New drama, same problems for slow-learning Lakers

HOUSTON -- Your drama-a-day Los Angeles Lakers were back at it Tuesday. During the afternoon they digested the latest team-altering news to occur in their haphazard season -- Pau Gasol deciding to sit out indefinitely to rest his knees -- before belching out an all-too-familiar clunker of a game that night.

Gasol's absence wasn't what derailed them, just like Monday's drama -- Steve Blake scheduling abdominal surgery that will sideline him for six to eight weeks -- was sidestepped without any major setbacks.

Antawn Jamison started in place of Gasol, and put up 15 points on 6-for-11 shooting, nine rebounds and three blocks -- all better numbers than Gasol averages. Chris Duhon got the start with Blake and Steve Nash out, and had a serviceable six points, seven assists and five rebounds of his own.

The story of the Lakers' 107-105 loss to the Houston Rockets on Tuesday was the same one the team has been reliving all season.

Just what are these déjà vu deficiencies that keep coming up for the Lakers?

Start with the turnovers. The Lakers coughed up the ball 19 times, leading to 17 points for the Rockets. L.A. went into the game averaging 16.7 turnovers per game, tied for worst in the league, so it's not like the team hasn't been cognizant of that problem area.

"You turn the ball over, and the other team gets an opportunity to score," Dwight Howard said. "I think they shot 100 and something shots tonight. That’s a lot."

Houston took 101 shots, to be exact. The Lakers took 82. Eighty-two plus 19 equals? Anybody?

Howard had a team-high four turnovers, so he contributed greatly to that repeat offense. But he also was suspect on the free throw line, yet again. A game after going 9-for-21 on free throws in a loss to Orlando in which the Magic went to a Hack-a-Howard strategy, he was just 8-for-16 against the Rockets as the rhythm of the Lakers' offense came to a halt in the final three minutes with each empty parade to the stripe by Howard.

"We have to really lock down solidly defensively, because if we get stops, they are not going to really be able to foul him," said Duhon, who admitted he's "been through this before" as Howard's teammate, with "this" being opponents frequently fouling Howard on purpose. "But if we foul them, put them on the free throw line, or if they score a bucket, then they’re able to set up their defense and foul him."

Not only will defense help combat bush-league tactics by opponents who want to park Howard on the free throw line late in game, but it will help protect late leads. The Lakers led by as many as 13 in the fourth quarter Tuesday before seeing it all disappear, as the Rockets had their biggest quarter of the game with 34 points. In the Orlando loss, it was 40 fourth-quarter Magic points that did L.A. in.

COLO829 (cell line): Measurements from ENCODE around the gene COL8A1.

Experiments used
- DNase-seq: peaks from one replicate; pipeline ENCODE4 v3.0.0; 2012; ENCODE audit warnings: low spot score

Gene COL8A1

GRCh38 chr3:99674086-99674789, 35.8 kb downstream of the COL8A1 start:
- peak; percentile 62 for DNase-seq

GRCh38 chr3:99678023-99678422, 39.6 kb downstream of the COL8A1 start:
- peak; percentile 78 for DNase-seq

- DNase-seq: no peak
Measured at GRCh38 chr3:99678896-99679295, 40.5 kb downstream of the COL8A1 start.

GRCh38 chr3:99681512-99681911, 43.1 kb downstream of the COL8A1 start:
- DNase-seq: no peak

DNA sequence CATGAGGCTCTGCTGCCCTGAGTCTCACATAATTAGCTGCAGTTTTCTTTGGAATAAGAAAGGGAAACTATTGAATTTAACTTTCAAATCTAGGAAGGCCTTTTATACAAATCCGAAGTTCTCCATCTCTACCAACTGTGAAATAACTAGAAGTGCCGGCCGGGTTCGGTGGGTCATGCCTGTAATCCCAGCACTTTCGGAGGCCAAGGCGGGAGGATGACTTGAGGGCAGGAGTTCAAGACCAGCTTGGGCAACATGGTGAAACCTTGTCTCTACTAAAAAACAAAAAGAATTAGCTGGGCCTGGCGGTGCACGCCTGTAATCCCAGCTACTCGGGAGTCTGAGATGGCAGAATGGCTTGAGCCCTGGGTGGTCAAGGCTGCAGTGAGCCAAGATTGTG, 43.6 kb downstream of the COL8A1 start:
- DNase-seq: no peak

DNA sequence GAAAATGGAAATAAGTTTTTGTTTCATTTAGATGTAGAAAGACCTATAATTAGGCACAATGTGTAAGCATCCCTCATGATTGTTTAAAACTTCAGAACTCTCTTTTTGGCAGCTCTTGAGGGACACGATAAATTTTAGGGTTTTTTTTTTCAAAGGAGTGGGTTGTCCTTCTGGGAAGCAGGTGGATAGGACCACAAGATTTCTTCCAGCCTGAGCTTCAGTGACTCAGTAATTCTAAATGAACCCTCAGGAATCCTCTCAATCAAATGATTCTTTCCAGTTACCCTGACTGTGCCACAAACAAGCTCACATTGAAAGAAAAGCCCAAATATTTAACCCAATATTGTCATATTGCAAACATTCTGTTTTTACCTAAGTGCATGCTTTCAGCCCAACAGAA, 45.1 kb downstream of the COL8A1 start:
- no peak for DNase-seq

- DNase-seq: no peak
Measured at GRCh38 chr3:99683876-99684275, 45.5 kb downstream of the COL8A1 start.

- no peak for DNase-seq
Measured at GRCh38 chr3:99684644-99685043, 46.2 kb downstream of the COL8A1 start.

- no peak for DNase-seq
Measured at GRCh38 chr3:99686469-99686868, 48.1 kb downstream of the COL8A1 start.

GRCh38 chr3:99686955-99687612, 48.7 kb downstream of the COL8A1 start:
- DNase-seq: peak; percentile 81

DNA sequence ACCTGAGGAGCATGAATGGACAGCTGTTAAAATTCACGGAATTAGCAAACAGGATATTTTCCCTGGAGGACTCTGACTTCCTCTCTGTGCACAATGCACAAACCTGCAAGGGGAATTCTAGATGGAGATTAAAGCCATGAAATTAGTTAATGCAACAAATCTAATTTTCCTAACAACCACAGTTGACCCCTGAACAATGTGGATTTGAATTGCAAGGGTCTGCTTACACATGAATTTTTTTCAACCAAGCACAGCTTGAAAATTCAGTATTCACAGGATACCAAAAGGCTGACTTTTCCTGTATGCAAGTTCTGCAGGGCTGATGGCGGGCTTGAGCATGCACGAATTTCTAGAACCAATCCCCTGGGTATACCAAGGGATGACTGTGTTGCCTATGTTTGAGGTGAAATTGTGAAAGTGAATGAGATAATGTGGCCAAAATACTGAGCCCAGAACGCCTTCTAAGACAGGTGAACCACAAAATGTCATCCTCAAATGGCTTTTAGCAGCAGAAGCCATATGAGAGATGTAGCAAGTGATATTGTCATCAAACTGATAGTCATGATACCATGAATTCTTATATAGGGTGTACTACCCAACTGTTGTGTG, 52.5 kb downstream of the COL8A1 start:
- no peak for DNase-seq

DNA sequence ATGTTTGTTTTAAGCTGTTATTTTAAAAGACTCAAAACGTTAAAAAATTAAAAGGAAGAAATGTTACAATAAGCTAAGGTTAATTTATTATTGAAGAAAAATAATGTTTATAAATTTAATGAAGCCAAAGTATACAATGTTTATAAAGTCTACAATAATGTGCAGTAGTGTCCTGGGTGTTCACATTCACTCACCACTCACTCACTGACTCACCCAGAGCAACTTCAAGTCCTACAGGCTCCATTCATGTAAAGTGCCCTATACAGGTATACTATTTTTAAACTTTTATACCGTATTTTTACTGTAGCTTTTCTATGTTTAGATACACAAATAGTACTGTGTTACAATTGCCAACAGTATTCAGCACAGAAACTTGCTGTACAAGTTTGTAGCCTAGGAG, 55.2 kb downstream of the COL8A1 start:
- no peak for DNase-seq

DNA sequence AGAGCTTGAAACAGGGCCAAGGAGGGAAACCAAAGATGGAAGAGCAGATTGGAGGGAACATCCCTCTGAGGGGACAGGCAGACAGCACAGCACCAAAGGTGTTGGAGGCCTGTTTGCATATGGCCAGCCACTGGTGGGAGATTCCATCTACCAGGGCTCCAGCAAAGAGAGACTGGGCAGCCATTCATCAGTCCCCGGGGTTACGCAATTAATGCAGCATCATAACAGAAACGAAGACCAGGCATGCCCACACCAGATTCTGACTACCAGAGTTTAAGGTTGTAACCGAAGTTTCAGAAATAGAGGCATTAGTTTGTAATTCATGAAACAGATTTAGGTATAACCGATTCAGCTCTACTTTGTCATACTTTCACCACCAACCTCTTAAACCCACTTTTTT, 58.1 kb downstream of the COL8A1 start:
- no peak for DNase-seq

"We had so many breakdowns defensively," Lakers coach Mike D'Antoni said. "We can’t do that. We took some plays off. It’s a little bit of, ‘Oh my gosh, our record is what it is,’ where we can’t make a mistake."

Kobe Bryant is not afraid to make a mistake, certainly. He's shown time and time again that if he senses his teammates aren't up to the task on a particular night, he'll step into the void and try to shoulder the slack. He tallied 39 points to lead all scorers, shooting a decent 14-for-31 (45.2 percent) from the field, but in doing so, he took the same amount of shots as all four other starters did combined.

The Lakers fell to 1-7 this season when Bryant scores 30 points or more.

"We need to share the ball again," Howard said after the game, making a not-so-vague reference to Bryant's disproportional shot total.

Bryant might have had a little extra cooking other than just going for a win. After shootaround Tuesday morning, I mentioned to him that he was just 52 points from 30,000 for his career and he hadn't had a 50-point game since his 61 against D'Antoni's New York Knicks in Madison Square Garden in February 2009.

"Really? It's been three years since I got 50?" Bryant said. "OK. I'll get it tonight."

Well, after Bryant's 39 against Houston, the 50-less streak continues. That 61 against the Knicks was 266 games ago (in terms of games Bryant has played) and 1,401 days ago (or three years and 306 days ago -- closer to four years, actually).

Bryant setting a goal certainly isn't a problem, and don't forget that James Harden, the NBA's second-leading scorer behind Bryant, went just 3-for-19 in the game. But the heavy-volume game by one scorer isn't what D'Antoni's system has ever really been about.

And problems picking up D'Antoni's system is the header under which all the other recurring problems reside, if you really think about it.

"I really believe that we’re closer than what most people have to say," D'Antoni said after the game before echoing himself later.

"We're close. I keep repeating it."

Yet the Lakers keep repeating the same problems.

Dave McMenamin covers the Lakers for ESPNLosAngeles.com. Follow him on Twitter.